Tonight! Get thee to The Thirsty Pig on Exchange St. in Portland for a limited release from Bissell Brothers Brewing. Swish, a hopped ale, will be available tonight as a thank you to the pub where the Bissell Brothers got their start. Get there at 7pm to get a taste of what's sure to be a delicious brew. Even if you are late to the party and miss the Swish, the Thirsty Pig has a great lineup of local beer to console yourself, including (as of yesterday anyways) Maine Beer Company's Dinner. 

The launch party for my book, Portland Food: the Culinary Capital of Maine, is this Saturday, May 31st! It will be at Sherman's Books, 49 Exchange Street, in Portland, where another History Press author, Josh Christie, works. I will be there from 1-3pm, signing books and offering some local treats that are featured in the book. Please stop by! 

Photo via Sherman's Books

Anestes of Portland Food Map is teaming up with the Maine Brew Bus to offer a tour about a different kind of brewed beverage - coffee. The specialty "Portland Loves Coffee" tour is this Sunday, June 1 from 1-5pm. You'll tour several different Portland coffee houses and learn about the roasting and brewing of Portlander's second favorite drink. Anestes knows and loves his coffee, so it will be an entertaining and educational tour. 

Tuesday, May 20, 2014

Farmers' Market Partnership and New Ball Products Review

This summer, UMaine Extension is partnering with the Portland Farmers' Market to offer canning and freezing demonstrations monthly at the Saturday market in Deering Oaks Park. We're participating in the "Discover You Can" partnership sponsored by Ball, in order to help increase people's use of local foods year round. At each demo, we'll have tons of preserving supplies and coupons to give away. The boxes (and boxes) of food preservation goodies are rolling into our office.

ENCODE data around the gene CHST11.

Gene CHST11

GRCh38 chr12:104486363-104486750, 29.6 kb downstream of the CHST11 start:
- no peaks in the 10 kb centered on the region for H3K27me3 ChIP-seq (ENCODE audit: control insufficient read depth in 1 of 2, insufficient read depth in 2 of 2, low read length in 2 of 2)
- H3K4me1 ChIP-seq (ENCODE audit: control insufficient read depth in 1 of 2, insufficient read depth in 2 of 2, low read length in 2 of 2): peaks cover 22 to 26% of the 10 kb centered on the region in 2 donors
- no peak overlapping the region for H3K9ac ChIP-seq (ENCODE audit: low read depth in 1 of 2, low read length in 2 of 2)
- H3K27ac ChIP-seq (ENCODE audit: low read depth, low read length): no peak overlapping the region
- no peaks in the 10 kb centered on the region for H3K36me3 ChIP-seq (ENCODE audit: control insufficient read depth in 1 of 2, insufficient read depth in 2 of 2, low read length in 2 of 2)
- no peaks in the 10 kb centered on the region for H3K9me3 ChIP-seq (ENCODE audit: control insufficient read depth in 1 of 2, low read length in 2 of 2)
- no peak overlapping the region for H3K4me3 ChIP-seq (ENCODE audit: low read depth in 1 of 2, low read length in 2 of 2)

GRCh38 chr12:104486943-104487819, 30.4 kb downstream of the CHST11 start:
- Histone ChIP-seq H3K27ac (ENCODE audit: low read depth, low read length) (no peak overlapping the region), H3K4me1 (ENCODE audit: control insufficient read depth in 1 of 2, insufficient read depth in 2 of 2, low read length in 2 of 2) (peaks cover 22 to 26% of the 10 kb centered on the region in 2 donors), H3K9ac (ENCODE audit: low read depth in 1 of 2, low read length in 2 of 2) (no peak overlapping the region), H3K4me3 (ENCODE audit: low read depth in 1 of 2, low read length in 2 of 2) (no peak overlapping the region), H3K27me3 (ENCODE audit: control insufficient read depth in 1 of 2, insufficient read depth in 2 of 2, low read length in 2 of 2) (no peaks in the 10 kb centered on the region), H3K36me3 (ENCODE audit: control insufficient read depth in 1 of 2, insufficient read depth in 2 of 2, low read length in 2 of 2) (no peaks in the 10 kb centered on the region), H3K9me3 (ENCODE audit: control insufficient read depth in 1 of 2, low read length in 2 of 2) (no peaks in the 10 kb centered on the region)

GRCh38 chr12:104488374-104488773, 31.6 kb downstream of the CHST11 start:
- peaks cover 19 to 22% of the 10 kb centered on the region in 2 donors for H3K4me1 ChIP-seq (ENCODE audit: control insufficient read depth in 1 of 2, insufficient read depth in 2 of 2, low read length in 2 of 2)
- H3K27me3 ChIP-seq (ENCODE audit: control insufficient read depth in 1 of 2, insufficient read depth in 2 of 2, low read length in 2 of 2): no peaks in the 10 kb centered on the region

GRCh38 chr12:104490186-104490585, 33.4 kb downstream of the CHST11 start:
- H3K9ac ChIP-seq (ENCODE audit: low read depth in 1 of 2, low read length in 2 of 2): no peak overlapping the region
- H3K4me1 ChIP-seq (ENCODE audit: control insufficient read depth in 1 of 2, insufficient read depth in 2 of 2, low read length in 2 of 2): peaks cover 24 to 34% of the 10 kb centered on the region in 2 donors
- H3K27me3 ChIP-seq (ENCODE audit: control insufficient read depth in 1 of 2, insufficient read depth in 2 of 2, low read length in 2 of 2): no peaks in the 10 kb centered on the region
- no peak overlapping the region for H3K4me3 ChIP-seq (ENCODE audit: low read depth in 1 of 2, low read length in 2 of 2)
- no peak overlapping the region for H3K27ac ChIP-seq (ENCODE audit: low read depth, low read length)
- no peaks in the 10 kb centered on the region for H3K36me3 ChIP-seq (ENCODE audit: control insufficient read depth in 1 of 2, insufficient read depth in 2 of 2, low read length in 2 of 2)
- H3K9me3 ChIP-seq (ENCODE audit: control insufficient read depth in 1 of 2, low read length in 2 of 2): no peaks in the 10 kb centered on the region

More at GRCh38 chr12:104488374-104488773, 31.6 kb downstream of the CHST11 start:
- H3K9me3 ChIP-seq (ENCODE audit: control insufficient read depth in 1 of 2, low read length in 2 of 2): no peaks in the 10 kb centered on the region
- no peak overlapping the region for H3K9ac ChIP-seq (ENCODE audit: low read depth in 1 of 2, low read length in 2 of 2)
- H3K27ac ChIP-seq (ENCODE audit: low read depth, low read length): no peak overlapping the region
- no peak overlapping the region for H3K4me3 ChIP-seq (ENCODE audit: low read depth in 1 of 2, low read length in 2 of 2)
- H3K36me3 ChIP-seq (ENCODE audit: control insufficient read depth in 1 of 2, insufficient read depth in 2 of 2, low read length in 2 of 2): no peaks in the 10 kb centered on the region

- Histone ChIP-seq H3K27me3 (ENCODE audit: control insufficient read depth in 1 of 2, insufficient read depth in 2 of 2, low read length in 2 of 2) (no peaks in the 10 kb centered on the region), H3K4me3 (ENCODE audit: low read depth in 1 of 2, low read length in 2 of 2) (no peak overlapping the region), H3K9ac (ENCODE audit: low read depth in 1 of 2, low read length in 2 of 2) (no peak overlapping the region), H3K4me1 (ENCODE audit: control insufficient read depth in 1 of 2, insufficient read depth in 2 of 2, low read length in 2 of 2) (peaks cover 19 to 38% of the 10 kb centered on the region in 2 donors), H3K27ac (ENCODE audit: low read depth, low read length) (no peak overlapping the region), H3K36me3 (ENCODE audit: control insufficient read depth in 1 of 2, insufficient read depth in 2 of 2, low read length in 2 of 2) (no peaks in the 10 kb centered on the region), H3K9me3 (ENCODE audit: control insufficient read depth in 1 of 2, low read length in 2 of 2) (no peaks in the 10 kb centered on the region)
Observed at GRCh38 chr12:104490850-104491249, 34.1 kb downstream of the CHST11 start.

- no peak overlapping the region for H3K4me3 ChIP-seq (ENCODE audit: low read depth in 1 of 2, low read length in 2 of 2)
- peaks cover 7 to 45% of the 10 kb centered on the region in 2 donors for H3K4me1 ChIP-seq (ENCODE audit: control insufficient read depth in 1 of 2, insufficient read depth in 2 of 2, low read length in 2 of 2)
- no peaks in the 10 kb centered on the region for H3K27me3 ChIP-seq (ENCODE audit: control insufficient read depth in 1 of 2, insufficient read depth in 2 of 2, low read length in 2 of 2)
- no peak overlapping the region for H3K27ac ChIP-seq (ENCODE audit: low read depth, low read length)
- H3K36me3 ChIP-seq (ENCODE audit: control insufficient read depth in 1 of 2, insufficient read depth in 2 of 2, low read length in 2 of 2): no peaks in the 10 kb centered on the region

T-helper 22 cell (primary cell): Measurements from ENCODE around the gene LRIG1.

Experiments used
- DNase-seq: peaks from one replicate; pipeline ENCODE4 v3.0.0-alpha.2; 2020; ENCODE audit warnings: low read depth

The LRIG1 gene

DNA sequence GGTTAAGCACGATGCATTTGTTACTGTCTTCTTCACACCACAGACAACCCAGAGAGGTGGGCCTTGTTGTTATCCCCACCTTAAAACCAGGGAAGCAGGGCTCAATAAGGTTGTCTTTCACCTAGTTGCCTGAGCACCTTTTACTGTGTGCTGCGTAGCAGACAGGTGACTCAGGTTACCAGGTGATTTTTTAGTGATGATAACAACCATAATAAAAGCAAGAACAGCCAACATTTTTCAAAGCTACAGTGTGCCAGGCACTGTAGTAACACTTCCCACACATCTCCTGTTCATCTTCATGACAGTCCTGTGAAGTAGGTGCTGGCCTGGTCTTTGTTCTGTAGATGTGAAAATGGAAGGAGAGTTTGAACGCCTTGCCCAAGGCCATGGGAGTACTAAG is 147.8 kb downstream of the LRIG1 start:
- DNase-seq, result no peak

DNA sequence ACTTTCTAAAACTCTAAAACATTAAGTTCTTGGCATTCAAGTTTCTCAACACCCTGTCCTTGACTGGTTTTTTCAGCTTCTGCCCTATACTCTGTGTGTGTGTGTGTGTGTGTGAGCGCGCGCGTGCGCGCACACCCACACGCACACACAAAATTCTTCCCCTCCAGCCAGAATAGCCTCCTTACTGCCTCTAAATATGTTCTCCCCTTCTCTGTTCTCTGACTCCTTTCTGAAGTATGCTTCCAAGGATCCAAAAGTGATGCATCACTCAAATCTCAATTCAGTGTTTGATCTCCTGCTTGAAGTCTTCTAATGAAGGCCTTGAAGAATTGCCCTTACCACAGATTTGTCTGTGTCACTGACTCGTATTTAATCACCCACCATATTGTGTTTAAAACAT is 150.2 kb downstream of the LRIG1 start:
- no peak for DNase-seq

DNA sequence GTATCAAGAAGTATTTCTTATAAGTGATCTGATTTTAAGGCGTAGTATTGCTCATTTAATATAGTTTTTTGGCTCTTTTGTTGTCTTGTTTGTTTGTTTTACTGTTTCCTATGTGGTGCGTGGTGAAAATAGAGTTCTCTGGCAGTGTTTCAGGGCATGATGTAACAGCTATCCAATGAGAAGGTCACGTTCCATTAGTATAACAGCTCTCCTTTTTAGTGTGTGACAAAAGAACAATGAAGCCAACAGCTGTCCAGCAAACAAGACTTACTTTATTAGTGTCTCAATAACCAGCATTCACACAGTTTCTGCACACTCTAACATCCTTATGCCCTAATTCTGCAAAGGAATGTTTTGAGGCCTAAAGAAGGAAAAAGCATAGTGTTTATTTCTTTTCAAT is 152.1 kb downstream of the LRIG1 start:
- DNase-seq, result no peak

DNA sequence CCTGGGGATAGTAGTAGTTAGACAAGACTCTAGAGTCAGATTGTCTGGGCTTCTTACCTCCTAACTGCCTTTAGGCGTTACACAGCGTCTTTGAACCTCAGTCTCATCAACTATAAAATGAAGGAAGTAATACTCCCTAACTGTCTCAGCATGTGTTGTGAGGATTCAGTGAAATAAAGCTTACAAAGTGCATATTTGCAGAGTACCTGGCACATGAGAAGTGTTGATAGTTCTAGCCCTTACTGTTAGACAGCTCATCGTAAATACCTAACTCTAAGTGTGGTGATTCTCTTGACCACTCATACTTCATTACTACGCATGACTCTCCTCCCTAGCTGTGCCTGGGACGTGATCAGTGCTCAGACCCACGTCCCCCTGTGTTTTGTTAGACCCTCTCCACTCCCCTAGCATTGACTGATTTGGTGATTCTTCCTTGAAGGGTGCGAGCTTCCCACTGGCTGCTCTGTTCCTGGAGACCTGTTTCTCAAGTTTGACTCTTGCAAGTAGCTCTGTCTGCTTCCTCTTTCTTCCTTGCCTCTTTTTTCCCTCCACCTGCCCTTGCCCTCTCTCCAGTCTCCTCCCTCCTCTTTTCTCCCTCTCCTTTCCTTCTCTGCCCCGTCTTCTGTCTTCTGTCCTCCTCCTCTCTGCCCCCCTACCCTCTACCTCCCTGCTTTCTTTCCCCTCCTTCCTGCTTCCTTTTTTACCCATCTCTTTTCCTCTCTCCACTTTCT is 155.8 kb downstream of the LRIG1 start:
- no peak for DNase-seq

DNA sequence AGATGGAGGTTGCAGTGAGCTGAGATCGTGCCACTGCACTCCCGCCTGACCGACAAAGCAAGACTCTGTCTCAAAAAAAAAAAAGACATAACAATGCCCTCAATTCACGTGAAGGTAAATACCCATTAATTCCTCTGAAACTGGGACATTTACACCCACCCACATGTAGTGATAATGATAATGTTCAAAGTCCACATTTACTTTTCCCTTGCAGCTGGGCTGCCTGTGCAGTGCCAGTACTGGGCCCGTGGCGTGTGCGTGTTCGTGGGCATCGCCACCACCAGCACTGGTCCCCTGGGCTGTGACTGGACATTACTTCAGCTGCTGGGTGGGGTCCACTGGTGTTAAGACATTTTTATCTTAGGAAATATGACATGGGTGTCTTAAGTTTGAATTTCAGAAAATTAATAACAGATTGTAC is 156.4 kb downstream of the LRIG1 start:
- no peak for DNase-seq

Lately, Ball has been creating all sorts of accessories for preserving and using local foods. New toys are fun and all, but I was a bit skeptical about some of these items. So I decided to test drive them all to better inform my recommendations to interested preservers.

First up, accessories for turning your mason jar into a drinking glass (er, rather a more effective one?). I think Ball must have realized they'd been scooped for a great product idea by Cuppow. Ball caught on and produced these sippy lids with accompanying plastic straws. They come in both regular and wide mouth sizes, 4 to a pack, for $6.95. I really enjoy the Cuppow lids and find the Ball version to be comparable. They're great for my iced coffee and don't leak. The straw is long enough to use with pint and half or quart jars.
Verdict: take

The mason jar infuser is a similar idea, only there's a separate screw-in insert that can be filled with ingredients with which to flavor your water. I was skeptical, but when I filled mine with raspberries, I ended up drinking my water much quicker. Combine this with my SodaStream water and I'd be in heaven. So maybe just add some raspberries to my water next time? For $7.95, I think I'll stick with the low-tech version.
Verdict: toss